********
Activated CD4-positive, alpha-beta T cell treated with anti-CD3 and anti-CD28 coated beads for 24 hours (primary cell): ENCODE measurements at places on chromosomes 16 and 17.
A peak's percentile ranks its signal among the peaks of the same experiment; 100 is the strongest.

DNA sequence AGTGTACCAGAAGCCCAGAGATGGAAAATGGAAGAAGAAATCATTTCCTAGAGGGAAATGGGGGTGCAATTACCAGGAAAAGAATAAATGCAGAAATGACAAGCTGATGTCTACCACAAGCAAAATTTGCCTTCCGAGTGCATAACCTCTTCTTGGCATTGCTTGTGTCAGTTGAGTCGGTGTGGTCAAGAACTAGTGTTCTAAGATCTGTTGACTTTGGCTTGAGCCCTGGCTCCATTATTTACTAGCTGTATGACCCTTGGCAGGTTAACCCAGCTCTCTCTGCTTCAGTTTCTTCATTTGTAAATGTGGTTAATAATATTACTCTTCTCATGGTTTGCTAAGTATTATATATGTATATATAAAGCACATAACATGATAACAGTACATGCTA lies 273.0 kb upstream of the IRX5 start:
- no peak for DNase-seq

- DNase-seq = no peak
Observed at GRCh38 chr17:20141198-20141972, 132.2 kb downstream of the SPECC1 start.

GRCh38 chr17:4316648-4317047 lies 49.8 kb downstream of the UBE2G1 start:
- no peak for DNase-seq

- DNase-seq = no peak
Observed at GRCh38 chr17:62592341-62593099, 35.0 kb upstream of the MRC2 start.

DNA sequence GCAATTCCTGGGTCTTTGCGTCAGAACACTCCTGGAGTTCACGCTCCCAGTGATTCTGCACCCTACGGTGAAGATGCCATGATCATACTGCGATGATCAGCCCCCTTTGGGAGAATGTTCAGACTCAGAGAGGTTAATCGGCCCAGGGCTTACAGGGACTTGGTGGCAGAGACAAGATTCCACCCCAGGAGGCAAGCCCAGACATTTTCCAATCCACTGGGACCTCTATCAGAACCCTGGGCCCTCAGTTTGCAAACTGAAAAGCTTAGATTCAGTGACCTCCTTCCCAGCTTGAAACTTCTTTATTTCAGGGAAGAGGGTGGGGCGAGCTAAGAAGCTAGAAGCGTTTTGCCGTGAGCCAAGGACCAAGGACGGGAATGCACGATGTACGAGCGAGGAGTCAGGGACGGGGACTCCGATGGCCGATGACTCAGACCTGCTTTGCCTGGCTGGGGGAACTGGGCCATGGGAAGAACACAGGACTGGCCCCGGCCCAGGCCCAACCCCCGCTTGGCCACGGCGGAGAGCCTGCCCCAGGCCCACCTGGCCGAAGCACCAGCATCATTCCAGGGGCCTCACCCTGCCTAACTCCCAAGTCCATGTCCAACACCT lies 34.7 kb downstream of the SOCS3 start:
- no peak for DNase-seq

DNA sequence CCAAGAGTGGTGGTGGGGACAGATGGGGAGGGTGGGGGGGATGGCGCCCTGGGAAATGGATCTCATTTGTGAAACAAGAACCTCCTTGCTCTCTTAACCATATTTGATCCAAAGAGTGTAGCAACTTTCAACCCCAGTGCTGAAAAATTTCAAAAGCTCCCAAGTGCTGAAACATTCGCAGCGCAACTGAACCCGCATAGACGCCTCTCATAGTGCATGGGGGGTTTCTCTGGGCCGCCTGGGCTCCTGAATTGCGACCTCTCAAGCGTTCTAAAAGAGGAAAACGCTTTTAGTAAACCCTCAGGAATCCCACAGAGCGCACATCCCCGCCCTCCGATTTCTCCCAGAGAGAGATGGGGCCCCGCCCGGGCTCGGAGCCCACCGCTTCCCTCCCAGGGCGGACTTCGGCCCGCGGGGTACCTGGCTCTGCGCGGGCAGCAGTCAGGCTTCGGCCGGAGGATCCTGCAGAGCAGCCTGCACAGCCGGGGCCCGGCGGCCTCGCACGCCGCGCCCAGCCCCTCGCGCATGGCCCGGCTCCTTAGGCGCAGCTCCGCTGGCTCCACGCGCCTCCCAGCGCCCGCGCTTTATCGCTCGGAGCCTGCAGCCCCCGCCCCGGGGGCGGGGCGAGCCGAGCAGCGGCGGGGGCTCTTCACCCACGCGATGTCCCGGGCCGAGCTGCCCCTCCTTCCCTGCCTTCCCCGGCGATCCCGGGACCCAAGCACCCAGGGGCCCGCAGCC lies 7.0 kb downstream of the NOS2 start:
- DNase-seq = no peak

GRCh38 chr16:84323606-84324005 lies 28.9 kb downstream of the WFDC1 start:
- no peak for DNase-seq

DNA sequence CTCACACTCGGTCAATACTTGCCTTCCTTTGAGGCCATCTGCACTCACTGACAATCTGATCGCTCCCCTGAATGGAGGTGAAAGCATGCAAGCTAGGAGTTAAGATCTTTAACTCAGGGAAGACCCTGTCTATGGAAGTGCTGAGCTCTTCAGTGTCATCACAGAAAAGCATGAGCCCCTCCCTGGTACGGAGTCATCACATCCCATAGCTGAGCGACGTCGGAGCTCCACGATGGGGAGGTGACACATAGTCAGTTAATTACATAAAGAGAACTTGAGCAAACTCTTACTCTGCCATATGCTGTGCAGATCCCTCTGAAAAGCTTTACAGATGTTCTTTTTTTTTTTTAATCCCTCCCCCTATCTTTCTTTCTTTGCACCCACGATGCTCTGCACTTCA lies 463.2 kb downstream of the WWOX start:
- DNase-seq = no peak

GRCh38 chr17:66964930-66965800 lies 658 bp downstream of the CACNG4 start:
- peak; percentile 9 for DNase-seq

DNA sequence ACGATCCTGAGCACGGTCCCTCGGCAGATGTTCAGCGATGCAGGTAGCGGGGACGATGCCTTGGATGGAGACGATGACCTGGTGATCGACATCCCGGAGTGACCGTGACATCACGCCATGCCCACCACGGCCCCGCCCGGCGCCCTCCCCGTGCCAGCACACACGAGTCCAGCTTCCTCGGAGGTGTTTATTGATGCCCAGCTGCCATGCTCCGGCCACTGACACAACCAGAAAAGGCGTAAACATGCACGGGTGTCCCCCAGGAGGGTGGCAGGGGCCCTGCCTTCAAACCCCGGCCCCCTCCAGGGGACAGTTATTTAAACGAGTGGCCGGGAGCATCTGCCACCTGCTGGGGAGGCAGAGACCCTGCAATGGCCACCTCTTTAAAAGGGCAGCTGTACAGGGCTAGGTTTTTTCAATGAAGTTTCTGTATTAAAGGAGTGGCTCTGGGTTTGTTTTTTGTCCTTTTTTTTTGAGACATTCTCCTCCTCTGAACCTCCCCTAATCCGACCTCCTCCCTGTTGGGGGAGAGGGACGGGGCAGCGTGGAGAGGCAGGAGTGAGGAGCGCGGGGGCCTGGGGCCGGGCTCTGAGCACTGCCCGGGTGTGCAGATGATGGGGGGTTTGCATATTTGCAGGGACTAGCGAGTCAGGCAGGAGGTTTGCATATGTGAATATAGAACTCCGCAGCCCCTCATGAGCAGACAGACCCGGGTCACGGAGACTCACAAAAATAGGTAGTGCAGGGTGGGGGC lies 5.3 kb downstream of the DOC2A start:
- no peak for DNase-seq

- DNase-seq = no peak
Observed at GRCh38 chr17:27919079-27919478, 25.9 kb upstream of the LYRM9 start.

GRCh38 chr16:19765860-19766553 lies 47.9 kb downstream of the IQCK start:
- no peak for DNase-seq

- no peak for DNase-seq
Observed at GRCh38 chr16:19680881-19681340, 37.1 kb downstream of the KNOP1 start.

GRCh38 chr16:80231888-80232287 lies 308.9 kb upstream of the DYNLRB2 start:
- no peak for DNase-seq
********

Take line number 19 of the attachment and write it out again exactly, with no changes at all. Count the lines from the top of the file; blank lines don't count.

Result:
GRCh38 chr17:66964930-66965800 lies 658 bp downstream of the CACNG4 start: